Fog Signal-Diaphone

The following is based on operation at Douglas Head Lighthouse pre-1976 when the F-Type Diaphone was discontinued.The engine room remains virtually untouched,but the diaphone and associated coder have long since disappeared.

Diaphone Piston 2004 __ Diaphone Piston 2004
Cylinder liner and piston were gunmetal castings,accurately machined to allow about two thousandth of an inch play between liner and piston.
Diaphone Diagram 2004 _ Diaphone Piston 2004

Simplified Diagram ___________________ "F" Type Diaphone Piston

Air was supplied to the "Motor" section of the diaphone,which caused the piston to reciprocate at aproximately 90 cycles per second,this meant that the slits in the piston and cylinder liner, lined up twice per cycle allowing the "Sounding" air through,giving a tone of 180 cycles per second.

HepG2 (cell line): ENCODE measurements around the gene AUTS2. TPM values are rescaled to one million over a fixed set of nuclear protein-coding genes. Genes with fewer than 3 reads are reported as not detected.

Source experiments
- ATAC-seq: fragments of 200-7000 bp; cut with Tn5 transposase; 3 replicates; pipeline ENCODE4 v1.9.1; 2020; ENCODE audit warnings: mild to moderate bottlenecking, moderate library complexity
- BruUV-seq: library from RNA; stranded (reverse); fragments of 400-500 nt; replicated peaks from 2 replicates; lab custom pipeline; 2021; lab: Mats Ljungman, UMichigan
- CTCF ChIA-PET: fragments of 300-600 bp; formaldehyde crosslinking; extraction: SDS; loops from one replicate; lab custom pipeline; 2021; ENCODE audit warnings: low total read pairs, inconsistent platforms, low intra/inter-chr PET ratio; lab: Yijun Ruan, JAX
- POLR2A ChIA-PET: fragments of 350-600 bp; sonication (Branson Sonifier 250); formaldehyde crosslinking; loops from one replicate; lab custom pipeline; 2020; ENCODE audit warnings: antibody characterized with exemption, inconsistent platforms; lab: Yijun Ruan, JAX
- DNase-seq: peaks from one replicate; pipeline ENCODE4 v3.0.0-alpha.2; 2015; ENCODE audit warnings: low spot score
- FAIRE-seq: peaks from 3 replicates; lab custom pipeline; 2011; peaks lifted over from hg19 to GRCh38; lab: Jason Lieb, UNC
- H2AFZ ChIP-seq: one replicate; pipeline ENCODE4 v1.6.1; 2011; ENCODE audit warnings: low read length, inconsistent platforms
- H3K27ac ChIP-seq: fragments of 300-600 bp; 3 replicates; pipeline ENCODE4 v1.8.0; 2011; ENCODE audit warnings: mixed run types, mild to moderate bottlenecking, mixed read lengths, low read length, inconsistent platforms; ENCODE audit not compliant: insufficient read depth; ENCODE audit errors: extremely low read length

The "Motor" air was stopped before the "Sounding" air,which as the piston slowed down gave the characteristic "Grunt" for which the diaphone was known.
Many American and Canadian diaphones were Two-Tone giving a "Beee-Ooooh" sound,but British ones were generally single tone.


Engine/Compressor 2004 Receiver 2004
Engine/Compressor (2004) ____________________ Air Receiver (2004) ______

There were two Lister CS 18/2 (18 horsepower/two cylinder) diesel engines (Built 1938) run on a paraffin/oil mix (4 gallons paraffin to pint of oil) with belt drive to Reavell compressors,the four yellow tanks behind the engine were cooling water tanks for the individual engines and compressors.
Air was fed to the Receiver which incorporated various safety valves,valves and pressure gauges,behind the valve to the right is a fog signal chart recorder by James Ritchie of Edinburgh,which gave a 24 hour record of operation.
When new engines etc installed in 1938,the opportunity was taken to re-site the fog signal (in the square outbuilding)

Diaphone-Position 2003

All photographs Copyright Fred Fox